Victor C. Rose, Sr.
U. S. Army Air Forces
WWII US Military
B-26 pilot/344th Bomb Group 51 missions in Europe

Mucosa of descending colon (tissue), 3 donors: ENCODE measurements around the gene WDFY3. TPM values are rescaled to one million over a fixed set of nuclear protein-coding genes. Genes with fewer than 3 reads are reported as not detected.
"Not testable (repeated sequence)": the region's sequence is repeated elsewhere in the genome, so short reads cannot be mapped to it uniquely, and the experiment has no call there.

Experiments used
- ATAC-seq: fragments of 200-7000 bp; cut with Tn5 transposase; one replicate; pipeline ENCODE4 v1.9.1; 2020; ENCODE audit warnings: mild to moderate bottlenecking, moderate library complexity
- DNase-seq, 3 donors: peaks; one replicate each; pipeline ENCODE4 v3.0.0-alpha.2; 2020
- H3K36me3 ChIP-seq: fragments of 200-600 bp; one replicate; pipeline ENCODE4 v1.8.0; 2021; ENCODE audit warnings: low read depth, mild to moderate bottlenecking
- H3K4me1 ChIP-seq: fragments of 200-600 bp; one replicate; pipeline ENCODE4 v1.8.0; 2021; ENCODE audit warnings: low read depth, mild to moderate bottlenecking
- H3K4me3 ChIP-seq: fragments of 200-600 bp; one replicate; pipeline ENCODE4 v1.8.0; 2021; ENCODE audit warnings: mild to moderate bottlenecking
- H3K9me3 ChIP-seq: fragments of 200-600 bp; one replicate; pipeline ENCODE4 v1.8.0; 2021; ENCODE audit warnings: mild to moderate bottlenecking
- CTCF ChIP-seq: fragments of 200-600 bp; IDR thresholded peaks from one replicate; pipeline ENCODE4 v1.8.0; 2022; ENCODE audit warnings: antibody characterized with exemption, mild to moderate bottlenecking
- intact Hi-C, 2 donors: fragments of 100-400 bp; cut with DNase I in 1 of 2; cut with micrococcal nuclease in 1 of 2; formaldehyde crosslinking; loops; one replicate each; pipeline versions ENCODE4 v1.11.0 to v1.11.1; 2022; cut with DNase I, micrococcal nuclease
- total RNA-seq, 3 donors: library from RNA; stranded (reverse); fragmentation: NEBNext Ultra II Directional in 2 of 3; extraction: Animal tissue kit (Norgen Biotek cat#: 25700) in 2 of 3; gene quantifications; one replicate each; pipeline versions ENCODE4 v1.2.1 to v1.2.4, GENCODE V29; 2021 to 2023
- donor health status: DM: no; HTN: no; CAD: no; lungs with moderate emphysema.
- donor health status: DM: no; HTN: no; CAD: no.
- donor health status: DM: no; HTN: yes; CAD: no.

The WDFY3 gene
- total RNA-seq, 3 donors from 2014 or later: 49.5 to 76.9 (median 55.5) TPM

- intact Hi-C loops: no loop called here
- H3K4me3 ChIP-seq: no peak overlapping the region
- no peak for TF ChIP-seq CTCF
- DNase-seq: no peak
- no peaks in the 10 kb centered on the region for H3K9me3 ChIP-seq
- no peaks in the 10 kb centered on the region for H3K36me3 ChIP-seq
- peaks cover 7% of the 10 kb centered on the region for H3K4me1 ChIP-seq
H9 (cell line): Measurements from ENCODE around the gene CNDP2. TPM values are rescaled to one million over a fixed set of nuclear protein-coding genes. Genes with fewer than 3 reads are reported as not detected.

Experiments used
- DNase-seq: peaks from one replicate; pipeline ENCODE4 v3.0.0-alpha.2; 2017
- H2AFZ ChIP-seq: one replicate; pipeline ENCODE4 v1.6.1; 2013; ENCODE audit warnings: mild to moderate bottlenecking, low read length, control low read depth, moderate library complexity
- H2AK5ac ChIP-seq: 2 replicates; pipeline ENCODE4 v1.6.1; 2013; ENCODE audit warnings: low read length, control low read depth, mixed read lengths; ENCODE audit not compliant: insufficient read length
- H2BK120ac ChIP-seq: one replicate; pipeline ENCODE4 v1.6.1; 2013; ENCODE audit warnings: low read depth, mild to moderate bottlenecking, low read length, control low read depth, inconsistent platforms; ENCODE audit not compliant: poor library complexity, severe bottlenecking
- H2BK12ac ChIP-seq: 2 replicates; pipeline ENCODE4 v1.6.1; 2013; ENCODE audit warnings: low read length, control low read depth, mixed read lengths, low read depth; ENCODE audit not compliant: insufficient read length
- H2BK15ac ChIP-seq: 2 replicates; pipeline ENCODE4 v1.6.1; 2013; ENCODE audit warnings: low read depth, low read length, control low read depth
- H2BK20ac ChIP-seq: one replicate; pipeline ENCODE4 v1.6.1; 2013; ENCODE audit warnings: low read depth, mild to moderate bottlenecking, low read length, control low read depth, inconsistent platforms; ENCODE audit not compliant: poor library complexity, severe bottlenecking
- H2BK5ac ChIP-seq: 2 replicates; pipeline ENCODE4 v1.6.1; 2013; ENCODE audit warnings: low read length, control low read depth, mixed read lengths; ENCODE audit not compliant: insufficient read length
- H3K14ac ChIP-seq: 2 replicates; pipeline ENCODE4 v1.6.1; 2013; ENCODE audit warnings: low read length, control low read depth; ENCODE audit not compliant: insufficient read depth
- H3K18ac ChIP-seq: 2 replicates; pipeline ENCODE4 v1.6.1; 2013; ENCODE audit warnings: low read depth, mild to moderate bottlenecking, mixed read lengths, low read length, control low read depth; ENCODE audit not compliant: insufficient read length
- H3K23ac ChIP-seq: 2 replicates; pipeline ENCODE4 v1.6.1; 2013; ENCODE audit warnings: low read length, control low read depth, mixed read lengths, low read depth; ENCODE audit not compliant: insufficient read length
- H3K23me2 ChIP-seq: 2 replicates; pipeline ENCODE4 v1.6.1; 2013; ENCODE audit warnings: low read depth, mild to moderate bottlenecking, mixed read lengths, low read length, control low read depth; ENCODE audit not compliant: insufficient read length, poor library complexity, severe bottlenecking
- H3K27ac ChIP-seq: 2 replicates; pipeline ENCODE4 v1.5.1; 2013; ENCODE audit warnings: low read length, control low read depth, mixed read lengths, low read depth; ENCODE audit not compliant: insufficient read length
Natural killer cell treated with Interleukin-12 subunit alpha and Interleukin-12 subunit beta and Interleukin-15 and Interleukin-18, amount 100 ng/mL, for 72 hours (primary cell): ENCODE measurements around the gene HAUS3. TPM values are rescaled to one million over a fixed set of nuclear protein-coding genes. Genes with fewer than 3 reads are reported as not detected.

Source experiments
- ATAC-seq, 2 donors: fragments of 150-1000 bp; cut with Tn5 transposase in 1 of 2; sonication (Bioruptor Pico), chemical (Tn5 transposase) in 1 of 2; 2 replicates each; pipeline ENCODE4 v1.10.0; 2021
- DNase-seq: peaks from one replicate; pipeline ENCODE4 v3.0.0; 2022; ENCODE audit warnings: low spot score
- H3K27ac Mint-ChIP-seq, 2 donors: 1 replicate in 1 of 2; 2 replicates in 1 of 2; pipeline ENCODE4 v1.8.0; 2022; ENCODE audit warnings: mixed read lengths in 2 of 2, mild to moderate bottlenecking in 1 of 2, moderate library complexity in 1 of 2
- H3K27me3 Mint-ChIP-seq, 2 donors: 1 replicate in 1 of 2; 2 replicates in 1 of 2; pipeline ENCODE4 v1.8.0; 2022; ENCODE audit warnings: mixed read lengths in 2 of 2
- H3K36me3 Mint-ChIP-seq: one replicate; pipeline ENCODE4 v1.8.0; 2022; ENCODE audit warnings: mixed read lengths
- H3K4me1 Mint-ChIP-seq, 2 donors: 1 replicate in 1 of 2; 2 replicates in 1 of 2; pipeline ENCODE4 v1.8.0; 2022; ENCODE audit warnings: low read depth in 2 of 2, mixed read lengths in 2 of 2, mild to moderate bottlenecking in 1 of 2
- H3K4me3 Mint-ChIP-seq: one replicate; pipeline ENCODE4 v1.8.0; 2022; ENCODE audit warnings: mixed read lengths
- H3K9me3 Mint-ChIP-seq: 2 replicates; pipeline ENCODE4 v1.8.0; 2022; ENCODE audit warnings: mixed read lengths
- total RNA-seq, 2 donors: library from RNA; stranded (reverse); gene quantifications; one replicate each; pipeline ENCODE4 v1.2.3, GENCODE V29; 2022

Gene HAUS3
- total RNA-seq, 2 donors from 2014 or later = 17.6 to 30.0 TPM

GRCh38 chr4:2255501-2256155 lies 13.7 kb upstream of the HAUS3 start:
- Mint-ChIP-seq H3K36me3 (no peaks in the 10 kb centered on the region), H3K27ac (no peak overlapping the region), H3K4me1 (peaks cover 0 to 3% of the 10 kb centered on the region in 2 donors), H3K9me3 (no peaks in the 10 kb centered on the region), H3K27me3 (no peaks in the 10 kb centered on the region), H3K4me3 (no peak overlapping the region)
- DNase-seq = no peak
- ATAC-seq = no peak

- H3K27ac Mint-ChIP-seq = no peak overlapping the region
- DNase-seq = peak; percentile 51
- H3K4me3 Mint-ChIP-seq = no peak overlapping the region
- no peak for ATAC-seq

He was watching a movie when the projectionist stopped the film and announced Pearl Harbor had been attacked. Born in Shreveport, Victor graduated from high school in 1941 and went to work for the First National Bank. He entered the U.S. Army Air Forces on November 18, 1942, and trained as a gunner on a B-17 at Langley Field, Virginia. He was assigned to the 579th Squadron, 344th Bombardment Group, and was sent to a base at Stansted, England in July of 1944. There he started training on the B-26, and flew his first mission on August 2. "We could fly three missions a day," he says. "I never got hurt. Never had a crewmember ever get hit," he recalls. He once counted 256 holes in his aircraft. As a top turret gunner, Victor flew in missions over targets that included airbases and bridges. "I flew fifty-one missions and I never fired my gun at an enemy aircraft," he says. He saw one German jet fighter while on a mission. "It came in and got out of our sight so fast," he still marvels. He was in Brussels, Belgium on V-E Day, May 8, 1945. "You couldn't walk the streets," he recalls. "They were so crowded. And everybody celebrating and they were glad to see American soldiers. They loved American soldiers." Victor was discharged in San Antonio on November 18, 1945 He worked for Arkansas Louisiana Gas Company for thirty-seven years, and retired in 1984.